And so, what I'd like to do is go there, what does that look like? Okay, and I, you know, paying for it yourself, but first of all, you're not going to be in your 60s, most likely, you're going to be in your 80s or 90s, you know, you're not going to be in your 80s or 90s. And if you've ever sat down with an 80 or 90-year-old person who, and try to convince them to pay for just about anything, for starters, I mean, just, and to part with some of their savings, and specifically to pay a home health care aide, or to pay a home health care agency that's going to send aides out to take care of them, good luck with that. Oh my goodness, my dad did have plenty of assets. And, you know, he'd fallen and he'd broken his neck, and we needed help, and we actually had to go out of town for the weekend, because we were his caregivers, Tammy and I. And so, we called these home health care people, and man, he kicked them out of the house. When he realized. I was the one that gave you the phone number. And, you know, I went over to see him after that, to see your dad, and what a guy.

I mean, he was, you know, I mean, parts of that are fun, and you kind of laugh at it. He kicked them out of the house, but he's fairly typical. I mean, I've sat with millionaires, multimillionaires who are in their 80s or 90s. I'm there with their kids. Their kids are in their 50s and 60s, and their kids are taking over a whole financial thing, because dad or mom can't do it themselves anymore.

And, it's all been kept a secret, and they're kind of digging through there, and they've brought me in to kind of referee here, and kind of ask some of the financial questions. But, at the heart of the deal is, is that if mom doesn't get some care brought in, and if the daughter who flew into town who's taking care of mom doesn't get some help pretty quick, she's going to be sick, or she's got to go back to her job and back to her family. And then mom, who's got plenty of money, doesn't go for this at all. I mean, talking this 80 or 90 year old person out of just a little piece of their savings, just for a week of this stuff, it's like, it's difficult. Let's just put it that way. Yeah, because they hear the price of that stuff, and I can see the look in my dad's eyes to this day. Like, that is how much, you know? And it was just, it was unthinkable to him, which is really sad, you know? Because, again, it was just something that I guess was a lesson that I learned, like, when you're there, things look differently.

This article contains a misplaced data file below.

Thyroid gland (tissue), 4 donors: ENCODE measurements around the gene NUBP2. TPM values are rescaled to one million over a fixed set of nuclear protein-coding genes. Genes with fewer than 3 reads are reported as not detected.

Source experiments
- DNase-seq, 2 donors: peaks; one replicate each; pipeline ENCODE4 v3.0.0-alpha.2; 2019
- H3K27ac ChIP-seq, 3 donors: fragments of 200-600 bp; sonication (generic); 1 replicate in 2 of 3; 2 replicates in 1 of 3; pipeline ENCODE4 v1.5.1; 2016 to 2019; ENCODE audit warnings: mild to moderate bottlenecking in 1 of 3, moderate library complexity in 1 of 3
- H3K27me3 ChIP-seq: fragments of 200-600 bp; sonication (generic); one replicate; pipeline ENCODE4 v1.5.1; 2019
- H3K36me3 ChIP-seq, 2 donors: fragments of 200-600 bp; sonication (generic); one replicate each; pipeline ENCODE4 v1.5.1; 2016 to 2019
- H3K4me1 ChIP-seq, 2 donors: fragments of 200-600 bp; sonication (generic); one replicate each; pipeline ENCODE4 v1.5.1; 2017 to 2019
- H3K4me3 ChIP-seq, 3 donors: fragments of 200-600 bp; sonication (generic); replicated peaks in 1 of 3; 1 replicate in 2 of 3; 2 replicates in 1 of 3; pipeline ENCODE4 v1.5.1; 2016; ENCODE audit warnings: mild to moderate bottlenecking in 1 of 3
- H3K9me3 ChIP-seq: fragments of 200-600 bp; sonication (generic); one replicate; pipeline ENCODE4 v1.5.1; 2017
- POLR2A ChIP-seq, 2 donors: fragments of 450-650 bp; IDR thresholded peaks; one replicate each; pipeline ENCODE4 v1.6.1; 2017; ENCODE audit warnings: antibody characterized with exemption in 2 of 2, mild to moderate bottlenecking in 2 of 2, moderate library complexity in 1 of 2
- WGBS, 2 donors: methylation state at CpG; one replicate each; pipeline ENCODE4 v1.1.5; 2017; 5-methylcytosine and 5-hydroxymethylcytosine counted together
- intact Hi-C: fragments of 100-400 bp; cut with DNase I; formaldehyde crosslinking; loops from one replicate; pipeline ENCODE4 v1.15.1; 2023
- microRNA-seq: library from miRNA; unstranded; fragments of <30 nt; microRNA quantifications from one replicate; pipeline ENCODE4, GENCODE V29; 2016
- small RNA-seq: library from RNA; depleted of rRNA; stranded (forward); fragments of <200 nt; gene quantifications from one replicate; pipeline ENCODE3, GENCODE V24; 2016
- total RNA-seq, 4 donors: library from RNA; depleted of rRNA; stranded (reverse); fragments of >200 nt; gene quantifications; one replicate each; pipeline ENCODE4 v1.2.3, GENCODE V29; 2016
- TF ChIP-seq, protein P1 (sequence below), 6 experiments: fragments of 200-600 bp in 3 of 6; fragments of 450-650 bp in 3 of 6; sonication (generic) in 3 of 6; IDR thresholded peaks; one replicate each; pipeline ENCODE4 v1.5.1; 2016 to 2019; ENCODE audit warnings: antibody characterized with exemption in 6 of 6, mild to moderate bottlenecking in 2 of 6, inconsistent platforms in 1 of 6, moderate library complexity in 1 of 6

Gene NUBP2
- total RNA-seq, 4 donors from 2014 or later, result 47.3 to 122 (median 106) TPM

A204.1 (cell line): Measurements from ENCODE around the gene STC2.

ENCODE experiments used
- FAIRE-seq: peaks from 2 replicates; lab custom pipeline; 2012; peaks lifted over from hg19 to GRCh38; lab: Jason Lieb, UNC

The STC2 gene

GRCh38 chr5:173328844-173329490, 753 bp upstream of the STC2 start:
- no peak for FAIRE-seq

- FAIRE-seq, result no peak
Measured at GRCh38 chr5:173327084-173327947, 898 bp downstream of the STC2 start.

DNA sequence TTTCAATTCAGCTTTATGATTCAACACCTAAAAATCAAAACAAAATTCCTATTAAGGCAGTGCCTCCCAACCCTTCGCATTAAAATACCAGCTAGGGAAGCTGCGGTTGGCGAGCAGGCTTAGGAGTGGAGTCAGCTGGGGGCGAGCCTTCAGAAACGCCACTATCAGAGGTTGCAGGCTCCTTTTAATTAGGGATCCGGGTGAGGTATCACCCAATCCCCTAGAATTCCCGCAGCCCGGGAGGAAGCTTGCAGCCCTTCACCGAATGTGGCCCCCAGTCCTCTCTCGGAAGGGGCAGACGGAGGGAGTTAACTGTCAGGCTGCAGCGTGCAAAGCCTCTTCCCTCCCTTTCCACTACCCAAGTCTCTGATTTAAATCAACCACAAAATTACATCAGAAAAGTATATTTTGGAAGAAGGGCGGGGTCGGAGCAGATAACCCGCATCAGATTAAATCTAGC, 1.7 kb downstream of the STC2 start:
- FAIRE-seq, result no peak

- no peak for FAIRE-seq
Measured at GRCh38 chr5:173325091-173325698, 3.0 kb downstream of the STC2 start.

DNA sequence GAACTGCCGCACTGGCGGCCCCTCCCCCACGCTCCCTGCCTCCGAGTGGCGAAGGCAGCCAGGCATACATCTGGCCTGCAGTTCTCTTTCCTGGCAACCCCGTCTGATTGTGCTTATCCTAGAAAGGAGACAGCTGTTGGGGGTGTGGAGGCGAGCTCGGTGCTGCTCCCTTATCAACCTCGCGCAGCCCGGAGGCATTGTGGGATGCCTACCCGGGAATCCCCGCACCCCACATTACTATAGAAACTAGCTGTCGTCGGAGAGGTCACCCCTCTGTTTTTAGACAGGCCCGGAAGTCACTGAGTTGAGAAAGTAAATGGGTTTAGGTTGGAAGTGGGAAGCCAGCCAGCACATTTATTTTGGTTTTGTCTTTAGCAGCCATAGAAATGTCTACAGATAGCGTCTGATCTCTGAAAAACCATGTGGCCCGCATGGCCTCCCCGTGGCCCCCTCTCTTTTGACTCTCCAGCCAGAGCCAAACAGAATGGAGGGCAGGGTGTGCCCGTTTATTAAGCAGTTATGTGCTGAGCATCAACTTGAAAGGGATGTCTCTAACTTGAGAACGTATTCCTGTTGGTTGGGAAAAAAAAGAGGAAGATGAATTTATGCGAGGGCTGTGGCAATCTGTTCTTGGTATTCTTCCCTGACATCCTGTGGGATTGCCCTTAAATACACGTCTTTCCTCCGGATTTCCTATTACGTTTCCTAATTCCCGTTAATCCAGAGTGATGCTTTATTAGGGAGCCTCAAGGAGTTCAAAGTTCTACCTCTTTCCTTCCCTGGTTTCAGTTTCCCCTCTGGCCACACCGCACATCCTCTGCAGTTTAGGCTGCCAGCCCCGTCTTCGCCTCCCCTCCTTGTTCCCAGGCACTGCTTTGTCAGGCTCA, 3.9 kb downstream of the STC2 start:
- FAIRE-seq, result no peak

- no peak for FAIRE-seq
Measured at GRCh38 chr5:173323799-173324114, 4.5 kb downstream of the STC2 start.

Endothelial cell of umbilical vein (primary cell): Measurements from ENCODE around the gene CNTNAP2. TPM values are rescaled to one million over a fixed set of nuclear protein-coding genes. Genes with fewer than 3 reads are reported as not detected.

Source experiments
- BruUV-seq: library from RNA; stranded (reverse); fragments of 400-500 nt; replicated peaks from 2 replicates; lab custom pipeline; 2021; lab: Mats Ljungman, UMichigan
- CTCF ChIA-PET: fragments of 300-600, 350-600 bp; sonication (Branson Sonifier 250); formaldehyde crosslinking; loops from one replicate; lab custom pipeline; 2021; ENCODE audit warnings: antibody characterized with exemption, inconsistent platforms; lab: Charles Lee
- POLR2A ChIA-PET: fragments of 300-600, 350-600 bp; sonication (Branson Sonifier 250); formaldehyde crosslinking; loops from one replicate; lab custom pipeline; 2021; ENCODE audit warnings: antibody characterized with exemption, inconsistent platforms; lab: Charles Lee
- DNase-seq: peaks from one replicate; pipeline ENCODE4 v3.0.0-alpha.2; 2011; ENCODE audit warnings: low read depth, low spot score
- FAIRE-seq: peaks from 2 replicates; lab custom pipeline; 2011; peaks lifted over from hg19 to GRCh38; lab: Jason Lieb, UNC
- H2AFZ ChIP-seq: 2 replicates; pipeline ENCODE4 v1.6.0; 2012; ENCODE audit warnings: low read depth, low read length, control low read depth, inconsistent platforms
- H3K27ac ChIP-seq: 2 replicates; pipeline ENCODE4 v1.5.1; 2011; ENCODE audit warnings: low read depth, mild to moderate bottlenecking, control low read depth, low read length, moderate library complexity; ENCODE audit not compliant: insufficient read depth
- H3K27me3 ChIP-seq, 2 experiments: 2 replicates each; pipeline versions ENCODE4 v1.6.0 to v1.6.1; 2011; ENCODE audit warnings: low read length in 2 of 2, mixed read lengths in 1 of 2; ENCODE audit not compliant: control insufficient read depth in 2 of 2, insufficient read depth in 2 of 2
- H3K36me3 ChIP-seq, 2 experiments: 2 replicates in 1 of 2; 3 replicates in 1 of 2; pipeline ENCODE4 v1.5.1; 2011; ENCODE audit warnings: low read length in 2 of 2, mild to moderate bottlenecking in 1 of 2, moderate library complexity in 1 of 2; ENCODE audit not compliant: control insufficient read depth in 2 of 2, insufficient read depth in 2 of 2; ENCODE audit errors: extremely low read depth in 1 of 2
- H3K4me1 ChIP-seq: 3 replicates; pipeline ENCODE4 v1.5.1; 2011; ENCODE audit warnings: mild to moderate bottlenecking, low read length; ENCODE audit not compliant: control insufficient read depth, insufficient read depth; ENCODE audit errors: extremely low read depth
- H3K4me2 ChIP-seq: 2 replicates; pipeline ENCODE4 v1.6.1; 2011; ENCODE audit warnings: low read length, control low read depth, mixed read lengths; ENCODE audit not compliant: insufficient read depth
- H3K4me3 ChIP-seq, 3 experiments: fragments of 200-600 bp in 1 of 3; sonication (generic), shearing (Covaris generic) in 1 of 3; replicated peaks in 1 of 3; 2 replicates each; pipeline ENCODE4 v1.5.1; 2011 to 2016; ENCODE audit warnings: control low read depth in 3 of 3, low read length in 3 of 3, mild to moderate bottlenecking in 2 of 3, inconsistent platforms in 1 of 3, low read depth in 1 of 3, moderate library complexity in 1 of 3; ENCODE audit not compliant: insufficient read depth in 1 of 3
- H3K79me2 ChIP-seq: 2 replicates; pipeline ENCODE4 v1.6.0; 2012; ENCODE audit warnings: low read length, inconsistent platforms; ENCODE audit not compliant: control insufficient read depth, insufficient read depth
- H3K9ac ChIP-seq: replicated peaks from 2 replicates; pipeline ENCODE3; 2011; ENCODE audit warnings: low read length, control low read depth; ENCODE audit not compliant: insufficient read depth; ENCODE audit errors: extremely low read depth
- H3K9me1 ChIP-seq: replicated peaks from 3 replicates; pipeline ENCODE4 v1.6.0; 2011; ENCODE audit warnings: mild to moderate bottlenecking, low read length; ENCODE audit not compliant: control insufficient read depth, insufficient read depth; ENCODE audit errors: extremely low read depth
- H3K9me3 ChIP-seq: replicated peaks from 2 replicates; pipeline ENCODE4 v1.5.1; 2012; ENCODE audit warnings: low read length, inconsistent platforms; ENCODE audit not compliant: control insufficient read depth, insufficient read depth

And that's the point that you're trying to make, is that our young selves sometimes have to give a word to our younger selves. And so you can see this long-term view is really helpful. From my perspective, we're talking about today with certified financial planner, Hans Scheil. Again, this show is brought to you by Cardinal Guide, cardinalguide.com. And of course, there's the videos at Cardinal Advisors on YouTube.

And so there's always Hans' book, The Complete Cardinal Guide, The Planning for Living in Retirement, which is there available at cardinalguide.com. So when we come back, we got more of this long-term view and some really cool strategies. From my standpoint, you know, once you grasp the concept of, wow, you know, when I get older, and it's not unlike the 10 virgins that thought, well, you know, I'll be ready when the time comes. But when the time comes, you're in a different position than you were when it started.

So we'll be right back. – Hans and I would love to take our show on the road to your church, Sunday School, Christian, or civic group. Here's a chance for you to advance the kingdom through financial resources by leveraging Hans' expertise in qualified charitable contributions, veterans aid and attendance, IRAs, Social Security, Medicare, and long-term care. Just go to cardinalguide.com and contact Hans to schedule a live recording of Finishing Well at your church, Sunday School, Christian, or civic group. Contact Hans at cardinalguide.com.